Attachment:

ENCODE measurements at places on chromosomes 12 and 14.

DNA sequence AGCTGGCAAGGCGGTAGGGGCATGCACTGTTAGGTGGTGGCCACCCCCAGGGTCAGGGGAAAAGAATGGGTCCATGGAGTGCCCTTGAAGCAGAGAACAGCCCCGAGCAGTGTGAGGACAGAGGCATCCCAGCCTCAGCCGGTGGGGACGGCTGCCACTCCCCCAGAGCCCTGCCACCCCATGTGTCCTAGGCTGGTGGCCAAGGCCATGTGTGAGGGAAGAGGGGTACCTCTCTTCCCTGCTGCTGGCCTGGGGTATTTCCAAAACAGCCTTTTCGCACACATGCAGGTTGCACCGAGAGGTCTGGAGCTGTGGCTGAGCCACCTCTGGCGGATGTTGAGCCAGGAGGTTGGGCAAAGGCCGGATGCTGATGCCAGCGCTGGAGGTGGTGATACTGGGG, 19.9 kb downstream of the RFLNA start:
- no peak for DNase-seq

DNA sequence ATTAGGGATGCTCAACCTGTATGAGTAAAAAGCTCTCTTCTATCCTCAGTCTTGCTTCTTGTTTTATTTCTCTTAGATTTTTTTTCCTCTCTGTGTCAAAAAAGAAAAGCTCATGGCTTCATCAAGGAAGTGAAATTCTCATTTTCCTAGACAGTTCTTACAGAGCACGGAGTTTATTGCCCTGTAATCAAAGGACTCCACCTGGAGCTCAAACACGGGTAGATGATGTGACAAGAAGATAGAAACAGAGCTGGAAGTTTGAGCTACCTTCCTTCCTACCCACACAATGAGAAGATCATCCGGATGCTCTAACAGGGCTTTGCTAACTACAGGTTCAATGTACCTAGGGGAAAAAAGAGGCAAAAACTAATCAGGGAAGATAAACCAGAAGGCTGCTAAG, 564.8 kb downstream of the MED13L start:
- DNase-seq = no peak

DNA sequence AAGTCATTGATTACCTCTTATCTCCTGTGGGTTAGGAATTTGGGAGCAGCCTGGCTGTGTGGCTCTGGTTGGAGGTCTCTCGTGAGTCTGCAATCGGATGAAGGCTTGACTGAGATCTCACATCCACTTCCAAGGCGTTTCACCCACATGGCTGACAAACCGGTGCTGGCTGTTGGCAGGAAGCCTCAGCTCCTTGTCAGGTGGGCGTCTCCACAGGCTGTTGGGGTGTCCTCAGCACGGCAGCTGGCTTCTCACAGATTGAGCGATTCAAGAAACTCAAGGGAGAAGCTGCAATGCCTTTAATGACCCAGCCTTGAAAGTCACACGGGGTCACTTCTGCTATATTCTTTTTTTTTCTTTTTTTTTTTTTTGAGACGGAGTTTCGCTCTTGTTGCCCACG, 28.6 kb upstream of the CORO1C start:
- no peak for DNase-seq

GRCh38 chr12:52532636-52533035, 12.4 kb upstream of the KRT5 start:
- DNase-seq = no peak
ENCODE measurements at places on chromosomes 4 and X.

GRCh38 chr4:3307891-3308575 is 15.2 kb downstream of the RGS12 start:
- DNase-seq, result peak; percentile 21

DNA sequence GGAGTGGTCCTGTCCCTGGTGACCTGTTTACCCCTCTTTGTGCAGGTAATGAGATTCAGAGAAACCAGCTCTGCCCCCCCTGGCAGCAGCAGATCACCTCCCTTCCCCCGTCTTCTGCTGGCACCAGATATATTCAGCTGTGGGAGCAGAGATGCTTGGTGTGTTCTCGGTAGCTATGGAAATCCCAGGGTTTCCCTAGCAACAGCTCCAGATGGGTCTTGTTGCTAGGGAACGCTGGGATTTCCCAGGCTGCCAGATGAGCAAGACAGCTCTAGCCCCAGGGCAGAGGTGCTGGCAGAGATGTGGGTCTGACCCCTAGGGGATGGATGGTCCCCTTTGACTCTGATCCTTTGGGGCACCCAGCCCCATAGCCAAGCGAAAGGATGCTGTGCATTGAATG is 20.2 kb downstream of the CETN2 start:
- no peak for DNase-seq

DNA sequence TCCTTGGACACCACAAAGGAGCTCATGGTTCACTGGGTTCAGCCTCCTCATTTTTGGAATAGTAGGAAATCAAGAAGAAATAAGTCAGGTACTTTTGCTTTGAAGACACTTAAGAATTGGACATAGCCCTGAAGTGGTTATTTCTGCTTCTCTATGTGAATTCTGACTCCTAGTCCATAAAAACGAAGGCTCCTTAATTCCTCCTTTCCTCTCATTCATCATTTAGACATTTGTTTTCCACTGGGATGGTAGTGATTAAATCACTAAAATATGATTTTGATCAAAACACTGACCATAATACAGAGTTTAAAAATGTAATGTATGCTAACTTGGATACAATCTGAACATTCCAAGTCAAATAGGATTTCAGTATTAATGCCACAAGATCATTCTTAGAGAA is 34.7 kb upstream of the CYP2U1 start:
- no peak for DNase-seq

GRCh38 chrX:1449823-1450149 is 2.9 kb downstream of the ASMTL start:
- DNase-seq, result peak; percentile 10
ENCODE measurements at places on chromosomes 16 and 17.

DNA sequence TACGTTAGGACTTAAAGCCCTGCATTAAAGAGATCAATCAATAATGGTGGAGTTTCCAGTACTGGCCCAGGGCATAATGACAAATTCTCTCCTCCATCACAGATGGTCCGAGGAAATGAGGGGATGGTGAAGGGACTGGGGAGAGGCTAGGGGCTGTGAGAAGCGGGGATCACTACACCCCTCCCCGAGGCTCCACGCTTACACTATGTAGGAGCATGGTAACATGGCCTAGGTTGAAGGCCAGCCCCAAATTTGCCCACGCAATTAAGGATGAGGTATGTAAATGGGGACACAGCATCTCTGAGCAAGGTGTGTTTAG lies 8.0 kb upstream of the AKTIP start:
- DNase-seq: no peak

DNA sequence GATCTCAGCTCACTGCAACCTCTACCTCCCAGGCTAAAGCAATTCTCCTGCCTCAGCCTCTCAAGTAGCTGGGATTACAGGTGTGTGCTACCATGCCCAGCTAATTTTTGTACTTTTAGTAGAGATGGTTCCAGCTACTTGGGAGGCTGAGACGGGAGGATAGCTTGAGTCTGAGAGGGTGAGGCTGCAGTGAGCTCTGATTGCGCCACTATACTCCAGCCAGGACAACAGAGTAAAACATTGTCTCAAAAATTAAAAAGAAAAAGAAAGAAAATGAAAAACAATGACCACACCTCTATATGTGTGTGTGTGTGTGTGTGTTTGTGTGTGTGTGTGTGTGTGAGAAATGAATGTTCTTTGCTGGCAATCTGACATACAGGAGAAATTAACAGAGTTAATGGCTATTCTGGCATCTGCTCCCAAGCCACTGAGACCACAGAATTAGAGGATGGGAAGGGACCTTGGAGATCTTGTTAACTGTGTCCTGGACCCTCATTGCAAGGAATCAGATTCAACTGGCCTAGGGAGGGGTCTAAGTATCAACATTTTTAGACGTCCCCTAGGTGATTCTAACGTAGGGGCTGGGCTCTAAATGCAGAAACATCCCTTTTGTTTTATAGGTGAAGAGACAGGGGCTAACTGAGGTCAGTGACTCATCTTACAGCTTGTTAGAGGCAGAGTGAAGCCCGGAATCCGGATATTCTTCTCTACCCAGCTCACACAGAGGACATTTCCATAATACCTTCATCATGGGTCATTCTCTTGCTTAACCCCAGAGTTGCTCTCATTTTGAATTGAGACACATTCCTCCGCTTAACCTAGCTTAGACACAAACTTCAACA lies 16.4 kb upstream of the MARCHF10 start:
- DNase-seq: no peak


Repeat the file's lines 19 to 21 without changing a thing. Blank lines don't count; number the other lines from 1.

ENCODE measurements at places on chromosomes 16 and 17.

DNA sequence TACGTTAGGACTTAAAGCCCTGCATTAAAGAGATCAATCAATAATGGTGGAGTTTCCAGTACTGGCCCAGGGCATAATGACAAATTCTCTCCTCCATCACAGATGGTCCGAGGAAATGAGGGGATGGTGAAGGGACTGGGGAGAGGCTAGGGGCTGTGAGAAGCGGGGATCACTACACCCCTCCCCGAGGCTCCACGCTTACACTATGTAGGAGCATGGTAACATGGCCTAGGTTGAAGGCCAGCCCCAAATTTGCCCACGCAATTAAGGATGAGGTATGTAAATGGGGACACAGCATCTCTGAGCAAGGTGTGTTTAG lies 8.0 kb upstream of the AKTIP start:
- DNase-seq: no peak